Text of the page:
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J Control Release. 2010 Jul 14;145(2):124-33. doi: 10.1016/j.jconrel.2010.03.017. Epub 2010 Mar 29.

Fractional laser as a tool to enhance the skin permeation of 5-aminolevulinic acid with minimal skin disruption: a comparison with conventional erbium:YAG laser.

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Graduate Institute of Clinical Medicine, Taipei Medical University, Taipei 110, Taiwan.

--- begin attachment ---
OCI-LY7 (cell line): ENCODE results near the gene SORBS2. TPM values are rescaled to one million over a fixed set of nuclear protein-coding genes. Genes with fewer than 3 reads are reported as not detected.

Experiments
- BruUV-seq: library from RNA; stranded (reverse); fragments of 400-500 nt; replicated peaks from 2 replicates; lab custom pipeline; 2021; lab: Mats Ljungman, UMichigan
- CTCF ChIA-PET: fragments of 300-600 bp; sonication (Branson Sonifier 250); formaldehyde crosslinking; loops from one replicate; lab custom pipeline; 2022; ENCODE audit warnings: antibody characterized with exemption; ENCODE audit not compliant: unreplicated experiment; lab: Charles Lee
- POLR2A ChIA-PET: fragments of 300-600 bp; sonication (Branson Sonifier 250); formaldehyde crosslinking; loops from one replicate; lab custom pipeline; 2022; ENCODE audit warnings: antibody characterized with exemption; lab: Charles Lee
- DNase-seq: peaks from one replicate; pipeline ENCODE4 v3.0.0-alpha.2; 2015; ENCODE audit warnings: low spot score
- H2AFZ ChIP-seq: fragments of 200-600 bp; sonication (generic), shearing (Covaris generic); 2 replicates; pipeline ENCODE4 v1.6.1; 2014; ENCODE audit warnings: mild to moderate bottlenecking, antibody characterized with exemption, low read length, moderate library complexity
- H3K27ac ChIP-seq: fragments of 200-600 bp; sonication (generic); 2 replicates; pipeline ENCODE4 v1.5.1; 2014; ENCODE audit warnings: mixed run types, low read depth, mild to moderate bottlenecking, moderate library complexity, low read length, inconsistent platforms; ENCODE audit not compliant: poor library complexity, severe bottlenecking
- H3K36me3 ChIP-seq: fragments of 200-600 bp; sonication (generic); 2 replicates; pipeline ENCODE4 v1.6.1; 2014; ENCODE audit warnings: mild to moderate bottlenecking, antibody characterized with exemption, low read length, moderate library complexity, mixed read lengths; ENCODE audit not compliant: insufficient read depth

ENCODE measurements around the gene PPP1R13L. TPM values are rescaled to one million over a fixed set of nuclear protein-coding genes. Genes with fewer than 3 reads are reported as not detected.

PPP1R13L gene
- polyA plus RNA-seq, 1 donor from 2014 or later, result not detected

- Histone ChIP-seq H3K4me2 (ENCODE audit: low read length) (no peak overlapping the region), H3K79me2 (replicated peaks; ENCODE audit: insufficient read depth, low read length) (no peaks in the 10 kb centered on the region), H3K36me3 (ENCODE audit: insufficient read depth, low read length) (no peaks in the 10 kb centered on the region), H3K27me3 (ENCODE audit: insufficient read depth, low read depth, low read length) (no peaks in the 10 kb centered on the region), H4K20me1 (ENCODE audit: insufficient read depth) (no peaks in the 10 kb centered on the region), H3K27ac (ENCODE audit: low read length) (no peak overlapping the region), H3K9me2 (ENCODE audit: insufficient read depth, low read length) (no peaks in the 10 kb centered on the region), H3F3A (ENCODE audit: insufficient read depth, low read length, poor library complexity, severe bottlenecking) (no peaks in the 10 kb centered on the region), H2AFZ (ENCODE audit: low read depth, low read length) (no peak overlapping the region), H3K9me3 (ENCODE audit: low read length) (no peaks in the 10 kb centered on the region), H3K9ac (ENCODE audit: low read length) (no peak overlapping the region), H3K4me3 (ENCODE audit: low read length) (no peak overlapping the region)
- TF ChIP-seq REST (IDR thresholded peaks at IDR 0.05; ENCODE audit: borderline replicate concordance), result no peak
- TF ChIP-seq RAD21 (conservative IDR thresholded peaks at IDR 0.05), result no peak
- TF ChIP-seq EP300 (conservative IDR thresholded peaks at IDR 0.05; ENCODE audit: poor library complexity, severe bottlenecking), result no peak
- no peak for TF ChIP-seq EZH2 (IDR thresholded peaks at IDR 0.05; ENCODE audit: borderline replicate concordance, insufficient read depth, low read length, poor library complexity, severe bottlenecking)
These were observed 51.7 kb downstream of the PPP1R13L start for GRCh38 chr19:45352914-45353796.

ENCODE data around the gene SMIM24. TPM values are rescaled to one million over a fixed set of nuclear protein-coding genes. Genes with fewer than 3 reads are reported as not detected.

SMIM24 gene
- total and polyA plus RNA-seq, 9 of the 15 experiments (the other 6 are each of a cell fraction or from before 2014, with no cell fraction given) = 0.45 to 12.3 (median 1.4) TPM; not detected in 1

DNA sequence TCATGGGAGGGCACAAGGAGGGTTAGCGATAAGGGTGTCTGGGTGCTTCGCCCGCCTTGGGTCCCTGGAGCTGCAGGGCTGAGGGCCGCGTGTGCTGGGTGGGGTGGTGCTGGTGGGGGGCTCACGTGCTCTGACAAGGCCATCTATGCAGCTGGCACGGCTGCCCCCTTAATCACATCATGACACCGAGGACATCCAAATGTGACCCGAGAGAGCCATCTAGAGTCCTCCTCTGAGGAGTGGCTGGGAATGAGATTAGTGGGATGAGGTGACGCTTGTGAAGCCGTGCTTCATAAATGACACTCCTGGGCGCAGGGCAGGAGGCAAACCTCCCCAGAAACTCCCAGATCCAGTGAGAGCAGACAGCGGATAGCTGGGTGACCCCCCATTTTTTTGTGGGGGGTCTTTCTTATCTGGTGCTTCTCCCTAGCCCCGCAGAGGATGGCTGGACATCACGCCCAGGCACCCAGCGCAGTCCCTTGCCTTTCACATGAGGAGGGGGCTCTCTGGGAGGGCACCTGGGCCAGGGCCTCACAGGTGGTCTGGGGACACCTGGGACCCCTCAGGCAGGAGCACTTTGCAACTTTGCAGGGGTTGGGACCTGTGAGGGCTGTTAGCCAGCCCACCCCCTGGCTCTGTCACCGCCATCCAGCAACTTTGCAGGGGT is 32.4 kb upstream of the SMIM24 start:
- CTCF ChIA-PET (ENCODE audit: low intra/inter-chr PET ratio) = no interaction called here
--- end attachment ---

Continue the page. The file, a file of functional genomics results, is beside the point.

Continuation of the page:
The aim of this study was to examine the in vitro skin delivery and in vivo protoporphyrin IX (PpIX) accumulation of topically applied 5-aminolevulinic acid (ALA) enhanced by a fractional laser pretreatment. This was achieved by applying an array of microscopic treatment zones (MTZ) to the skin by ablation of superficial stratum corneum in a determined area. Re-epithelialization determined by transepidermal water loss was completed within 1 day after fractional laser irradiation. The conventional laser used in comparison showed more severe skin disruption and a greater recovery duration of 2 days. The in vitro ALA permeation was measured using a Franz cell apparatus, with nude mouse skin and porcine skin as the permeation barriers. The efficacy of the enhancement was determined as a function of various laser fluences (2 and 3 J/cm(2)) and number of passes (1-6 passes). The flux of ALA via laser-treated nude mouse skin was 27-124-fold higher than that across intact skin. A 3-260-fold increase in ALA flux was detected by using the porcine skin as the permeation barrier. The skin permeation was also investigated in a model of hyperproliferative skin obtained by repeated tape stripping. The results showed that the hyperproliferative skin was more permeable to ALA in comparison to the normal skin. The in vivo localization of PpIX in nude mouse skin was imaged using confocal laser scanning microscopy. As expected, an intense red fluorescence was observed in the lower epidermis and upper dermis after fractional laser irradiation. The penetration depth was also increased by the laser. The safety and efficacy of enhancing ALA permeation were demonstrated by using the fractional laser at low fluences.

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